Wednesday, July 19, 2017

Trump is doing exactly what supporters want him to do. Over and over.


     Ah. Now I see. Finally, finally I get Donald Trump. It all makes sense to me now.
     Took long enough.
     He has been president for nearly six months — the grim half-year anniversary is Thursday — all the while I, along with the rest of the mainstream media, have been baffled, thickly pointing our trembling index fingers at all the promises he repeatedly made and then glibly broke. There would be no border wall, never mind one paid for by Mexico. No overturning Obamacare. No infrastructure renewal. Coal's still dead, manufacturing still sputtering.
     But when we document this to his supporters, they don't care. They just shake their head and smile, or rather, sneer, pityingly at us, the lamestream media. "Sad!" they mocked, echoing their hero. They still love him.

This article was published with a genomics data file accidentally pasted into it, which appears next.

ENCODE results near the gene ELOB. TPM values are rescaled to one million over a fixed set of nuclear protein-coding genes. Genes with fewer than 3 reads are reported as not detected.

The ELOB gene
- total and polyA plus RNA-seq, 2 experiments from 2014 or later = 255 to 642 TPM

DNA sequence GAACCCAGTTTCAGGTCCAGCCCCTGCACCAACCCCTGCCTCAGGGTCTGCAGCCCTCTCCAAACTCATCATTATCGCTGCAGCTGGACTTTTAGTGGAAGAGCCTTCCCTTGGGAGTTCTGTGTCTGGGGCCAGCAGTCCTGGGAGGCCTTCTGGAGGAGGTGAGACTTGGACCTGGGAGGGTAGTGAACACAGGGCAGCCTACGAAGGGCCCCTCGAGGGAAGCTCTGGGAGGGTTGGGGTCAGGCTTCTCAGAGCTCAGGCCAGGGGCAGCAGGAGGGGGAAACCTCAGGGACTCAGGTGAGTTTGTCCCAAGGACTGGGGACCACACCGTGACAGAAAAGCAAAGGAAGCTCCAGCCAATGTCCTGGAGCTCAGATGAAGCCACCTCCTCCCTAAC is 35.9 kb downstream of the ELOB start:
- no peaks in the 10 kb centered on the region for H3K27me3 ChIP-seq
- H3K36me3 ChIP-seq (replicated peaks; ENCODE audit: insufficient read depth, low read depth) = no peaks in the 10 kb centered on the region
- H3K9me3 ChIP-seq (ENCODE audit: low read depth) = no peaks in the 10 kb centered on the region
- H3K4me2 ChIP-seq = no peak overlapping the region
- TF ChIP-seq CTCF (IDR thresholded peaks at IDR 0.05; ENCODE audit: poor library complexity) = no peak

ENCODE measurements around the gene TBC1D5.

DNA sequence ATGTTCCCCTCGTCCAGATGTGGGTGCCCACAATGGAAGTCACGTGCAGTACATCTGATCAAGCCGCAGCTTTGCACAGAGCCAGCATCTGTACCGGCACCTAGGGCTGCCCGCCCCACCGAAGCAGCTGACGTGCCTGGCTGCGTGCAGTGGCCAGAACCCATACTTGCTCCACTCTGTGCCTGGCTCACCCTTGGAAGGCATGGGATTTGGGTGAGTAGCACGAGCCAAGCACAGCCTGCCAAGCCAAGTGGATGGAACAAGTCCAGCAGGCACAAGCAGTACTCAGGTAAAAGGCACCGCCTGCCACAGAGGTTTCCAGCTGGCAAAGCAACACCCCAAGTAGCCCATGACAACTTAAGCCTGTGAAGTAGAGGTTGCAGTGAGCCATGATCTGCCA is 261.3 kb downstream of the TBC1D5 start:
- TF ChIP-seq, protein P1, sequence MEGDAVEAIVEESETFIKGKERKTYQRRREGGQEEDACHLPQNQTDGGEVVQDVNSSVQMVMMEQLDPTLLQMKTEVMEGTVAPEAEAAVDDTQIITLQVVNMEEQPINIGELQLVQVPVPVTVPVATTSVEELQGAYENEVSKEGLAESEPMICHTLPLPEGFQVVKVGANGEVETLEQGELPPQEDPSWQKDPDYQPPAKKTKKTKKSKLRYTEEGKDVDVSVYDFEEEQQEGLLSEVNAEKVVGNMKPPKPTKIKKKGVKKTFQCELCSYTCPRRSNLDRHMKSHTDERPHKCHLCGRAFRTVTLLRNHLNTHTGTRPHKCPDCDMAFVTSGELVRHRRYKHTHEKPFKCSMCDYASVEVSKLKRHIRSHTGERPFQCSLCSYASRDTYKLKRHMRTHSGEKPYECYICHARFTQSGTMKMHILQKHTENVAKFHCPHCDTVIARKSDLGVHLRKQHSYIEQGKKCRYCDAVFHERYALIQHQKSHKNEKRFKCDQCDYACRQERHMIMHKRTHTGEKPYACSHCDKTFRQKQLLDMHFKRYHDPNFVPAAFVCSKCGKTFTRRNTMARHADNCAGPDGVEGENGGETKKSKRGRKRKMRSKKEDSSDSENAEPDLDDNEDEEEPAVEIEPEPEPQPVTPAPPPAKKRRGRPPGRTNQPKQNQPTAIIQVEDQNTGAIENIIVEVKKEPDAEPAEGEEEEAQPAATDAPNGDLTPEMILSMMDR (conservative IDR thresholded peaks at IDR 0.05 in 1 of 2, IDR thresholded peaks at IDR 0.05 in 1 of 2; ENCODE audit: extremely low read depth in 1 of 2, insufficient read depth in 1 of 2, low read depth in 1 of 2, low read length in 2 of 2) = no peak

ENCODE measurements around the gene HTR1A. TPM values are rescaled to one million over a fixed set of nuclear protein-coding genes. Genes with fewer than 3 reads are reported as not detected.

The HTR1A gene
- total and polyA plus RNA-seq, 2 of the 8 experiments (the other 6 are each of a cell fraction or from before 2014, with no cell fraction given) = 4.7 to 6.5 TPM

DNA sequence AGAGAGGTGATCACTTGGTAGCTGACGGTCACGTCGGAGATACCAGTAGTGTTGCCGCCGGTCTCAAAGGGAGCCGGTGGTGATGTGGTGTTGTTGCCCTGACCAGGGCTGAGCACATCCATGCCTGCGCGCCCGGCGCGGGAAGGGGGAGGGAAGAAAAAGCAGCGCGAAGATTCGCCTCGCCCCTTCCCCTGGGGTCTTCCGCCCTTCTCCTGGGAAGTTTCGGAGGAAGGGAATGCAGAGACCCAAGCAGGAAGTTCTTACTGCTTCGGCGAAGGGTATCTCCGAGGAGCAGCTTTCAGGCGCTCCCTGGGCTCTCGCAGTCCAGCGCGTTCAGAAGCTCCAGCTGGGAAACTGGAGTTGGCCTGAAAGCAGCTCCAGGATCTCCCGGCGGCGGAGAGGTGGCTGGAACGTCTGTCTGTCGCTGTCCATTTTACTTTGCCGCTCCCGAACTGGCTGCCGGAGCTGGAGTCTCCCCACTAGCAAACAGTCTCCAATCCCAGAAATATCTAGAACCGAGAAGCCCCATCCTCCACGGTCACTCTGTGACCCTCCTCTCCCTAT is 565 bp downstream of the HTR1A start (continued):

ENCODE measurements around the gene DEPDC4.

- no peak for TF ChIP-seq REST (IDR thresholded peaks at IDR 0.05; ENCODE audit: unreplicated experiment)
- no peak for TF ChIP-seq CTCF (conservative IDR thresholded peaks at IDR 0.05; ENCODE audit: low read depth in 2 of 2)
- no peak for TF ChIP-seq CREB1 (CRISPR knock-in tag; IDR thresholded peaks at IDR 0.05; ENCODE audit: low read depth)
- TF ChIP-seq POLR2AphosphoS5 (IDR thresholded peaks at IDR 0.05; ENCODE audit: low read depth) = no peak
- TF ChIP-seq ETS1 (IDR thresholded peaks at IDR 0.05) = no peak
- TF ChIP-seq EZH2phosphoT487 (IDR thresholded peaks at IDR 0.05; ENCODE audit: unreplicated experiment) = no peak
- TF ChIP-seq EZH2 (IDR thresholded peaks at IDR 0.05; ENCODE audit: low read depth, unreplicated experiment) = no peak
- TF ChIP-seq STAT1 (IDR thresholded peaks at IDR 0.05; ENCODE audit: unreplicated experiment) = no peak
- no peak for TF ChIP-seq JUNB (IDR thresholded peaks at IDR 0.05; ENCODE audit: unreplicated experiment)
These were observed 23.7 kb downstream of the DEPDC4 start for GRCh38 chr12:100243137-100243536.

How can this be? It's easy to dismiss them as dupes, as ripped off, gulled, credulous marks who, pockets turned inside out, would rather hold tight to a fantasy than confront a difficult truth. And I did that for a while. But as the months clock on, castigation seems too simple. Too easy. Dismissing the other guys as mere idiots is what Republicans do. It makes a person feel good, perhaps, but leads nowhere. An empty high.
     
So I looked again. And realized that in one realm, Trump constantly and consistently delivers: invective, a steady stream of insult, against the media, against politicians like Hillary Clinton and Barack Obama, against elites and whatever unlucky individual falls under his basilisk gaze. Machine-gun chatter of "Disaster!" Funny nicknames and repeated fabrications. This isn't the sideshow. It's the main act. Not a flaw but a feature.

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18 comments: